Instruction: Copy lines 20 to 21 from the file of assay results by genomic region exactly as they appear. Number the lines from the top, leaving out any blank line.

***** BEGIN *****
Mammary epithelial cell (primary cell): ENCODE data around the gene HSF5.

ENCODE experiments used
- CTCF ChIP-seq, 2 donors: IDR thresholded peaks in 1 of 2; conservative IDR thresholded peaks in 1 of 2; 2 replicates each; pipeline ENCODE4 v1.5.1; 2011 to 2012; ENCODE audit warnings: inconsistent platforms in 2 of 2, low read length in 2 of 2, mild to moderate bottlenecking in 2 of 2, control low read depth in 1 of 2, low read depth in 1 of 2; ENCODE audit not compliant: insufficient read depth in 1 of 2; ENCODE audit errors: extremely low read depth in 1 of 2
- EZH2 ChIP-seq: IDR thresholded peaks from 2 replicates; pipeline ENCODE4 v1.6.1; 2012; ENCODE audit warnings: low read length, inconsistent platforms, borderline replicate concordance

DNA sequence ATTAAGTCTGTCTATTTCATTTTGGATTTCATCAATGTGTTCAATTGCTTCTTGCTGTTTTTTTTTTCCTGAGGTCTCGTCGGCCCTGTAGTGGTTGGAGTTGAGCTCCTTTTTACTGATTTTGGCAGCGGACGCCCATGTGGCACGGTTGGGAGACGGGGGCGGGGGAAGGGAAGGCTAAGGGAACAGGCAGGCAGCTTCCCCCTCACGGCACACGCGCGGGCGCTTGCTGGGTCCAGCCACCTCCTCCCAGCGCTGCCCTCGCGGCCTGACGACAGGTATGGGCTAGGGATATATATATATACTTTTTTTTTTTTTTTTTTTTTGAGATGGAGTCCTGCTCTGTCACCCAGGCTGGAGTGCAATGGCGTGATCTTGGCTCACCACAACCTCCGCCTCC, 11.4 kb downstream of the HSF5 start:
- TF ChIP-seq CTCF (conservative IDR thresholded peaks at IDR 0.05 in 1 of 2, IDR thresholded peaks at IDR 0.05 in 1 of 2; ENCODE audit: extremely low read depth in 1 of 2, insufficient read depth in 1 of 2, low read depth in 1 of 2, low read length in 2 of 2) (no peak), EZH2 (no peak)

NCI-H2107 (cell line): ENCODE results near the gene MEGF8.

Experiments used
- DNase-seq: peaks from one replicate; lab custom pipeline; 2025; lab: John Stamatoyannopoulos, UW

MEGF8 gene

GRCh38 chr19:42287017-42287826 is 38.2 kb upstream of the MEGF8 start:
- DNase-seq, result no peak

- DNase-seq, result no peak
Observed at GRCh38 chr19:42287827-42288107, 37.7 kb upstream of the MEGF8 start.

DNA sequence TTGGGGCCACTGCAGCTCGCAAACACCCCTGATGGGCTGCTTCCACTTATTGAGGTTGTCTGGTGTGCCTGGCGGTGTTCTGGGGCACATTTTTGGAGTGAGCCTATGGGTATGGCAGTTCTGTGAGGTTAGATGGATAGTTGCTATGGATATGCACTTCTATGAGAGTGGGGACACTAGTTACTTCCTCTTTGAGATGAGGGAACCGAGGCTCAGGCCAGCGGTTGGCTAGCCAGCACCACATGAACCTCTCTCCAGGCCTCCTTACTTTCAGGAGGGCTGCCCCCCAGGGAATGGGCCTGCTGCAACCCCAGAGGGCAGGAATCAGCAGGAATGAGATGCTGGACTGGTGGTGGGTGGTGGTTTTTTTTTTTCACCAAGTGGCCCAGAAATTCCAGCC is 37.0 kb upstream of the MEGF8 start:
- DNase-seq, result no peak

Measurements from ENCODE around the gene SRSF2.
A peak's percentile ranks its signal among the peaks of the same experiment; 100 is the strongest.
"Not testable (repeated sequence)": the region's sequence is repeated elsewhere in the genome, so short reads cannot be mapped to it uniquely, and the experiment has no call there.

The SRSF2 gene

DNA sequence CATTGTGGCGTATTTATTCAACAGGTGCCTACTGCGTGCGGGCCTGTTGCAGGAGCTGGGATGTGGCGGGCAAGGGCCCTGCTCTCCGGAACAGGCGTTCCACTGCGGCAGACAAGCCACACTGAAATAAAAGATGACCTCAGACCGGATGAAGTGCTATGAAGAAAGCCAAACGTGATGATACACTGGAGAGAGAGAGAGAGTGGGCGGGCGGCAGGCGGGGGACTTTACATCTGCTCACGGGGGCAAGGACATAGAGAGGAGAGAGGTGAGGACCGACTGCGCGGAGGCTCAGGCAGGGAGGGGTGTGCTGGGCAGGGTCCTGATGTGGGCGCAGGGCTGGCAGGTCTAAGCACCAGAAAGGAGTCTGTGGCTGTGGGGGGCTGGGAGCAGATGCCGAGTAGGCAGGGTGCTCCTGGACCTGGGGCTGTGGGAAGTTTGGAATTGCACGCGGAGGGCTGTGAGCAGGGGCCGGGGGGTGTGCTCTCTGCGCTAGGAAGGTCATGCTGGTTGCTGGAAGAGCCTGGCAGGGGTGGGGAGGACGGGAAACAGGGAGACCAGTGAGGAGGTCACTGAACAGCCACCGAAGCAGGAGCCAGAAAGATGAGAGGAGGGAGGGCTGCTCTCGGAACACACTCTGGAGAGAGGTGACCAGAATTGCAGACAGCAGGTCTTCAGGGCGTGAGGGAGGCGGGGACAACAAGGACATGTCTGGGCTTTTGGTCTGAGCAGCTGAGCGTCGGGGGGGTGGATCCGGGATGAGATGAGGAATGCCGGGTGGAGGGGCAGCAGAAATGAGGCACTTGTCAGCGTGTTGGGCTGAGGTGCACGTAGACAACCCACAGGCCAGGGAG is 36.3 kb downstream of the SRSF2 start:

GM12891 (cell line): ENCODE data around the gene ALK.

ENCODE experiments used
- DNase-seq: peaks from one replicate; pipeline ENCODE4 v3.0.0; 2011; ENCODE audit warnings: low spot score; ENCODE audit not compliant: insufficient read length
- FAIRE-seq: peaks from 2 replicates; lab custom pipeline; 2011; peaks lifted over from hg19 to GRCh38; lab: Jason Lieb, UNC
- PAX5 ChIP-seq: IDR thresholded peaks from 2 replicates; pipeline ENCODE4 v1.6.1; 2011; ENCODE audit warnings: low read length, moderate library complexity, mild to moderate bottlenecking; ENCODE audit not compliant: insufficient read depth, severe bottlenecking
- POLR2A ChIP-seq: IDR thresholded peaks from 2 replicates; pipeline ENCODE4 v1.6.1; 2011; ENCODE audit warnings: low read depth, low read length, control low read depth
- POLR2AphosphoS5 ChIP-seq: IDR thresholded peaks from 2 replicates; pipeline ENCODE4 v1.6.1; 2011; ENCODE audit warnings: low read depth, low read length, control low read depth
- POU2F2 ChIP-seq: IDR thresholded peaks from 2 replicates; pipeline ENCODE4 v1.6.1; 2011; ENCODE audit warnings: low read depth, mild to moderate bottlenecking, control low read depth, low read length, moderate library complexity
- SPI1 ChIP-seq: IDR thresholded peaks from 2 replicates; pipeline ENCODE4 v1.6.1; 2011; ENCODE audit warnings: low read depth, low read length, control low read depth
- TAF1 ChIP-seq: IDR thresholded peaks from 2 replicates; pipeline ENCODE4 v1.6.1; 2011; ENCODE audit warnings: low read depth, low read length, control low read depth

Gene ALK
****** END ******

The SRSF2 gene

DNA sequence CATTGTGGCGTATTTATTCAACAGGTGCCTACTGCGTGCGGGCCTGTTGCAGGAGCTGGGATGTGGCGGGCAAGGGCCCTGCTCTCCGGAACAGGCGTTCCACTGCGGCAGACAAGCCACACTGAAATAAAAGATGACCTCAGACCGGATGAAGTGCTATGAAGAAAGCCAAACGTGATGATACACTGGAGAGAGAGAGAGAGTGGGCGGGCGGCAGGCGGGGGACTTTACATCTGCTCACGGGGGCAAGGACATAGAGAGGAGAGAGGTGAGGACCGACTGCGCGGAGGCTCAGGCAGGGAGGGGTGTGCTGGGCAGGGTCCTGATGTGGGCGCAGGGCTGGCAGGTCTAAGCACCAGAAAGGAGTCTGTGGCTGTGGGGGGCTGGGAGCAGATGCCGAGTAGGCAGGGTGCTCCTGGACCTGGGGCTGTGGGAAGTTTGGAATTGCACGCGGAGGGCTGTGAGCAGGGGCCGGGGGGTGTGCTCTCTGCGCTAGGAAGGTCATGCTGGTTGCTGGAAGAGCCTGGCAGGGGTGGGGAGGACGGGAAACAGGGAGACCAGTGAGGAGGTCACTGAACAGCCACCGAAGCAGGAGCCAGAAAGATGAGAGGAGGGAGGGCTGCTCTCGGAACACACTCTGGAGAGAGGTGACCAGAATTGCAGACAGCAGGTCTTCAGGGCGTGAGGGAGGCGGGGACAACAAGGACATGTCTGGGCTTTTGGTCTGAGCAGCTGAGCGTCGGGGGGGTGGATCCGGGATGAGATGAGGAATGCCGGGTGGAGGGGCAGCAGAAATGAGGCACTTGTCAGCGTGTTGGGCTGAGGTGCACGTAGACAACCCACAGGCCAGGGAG is 36.3 kb downstream of the SRSF2 start: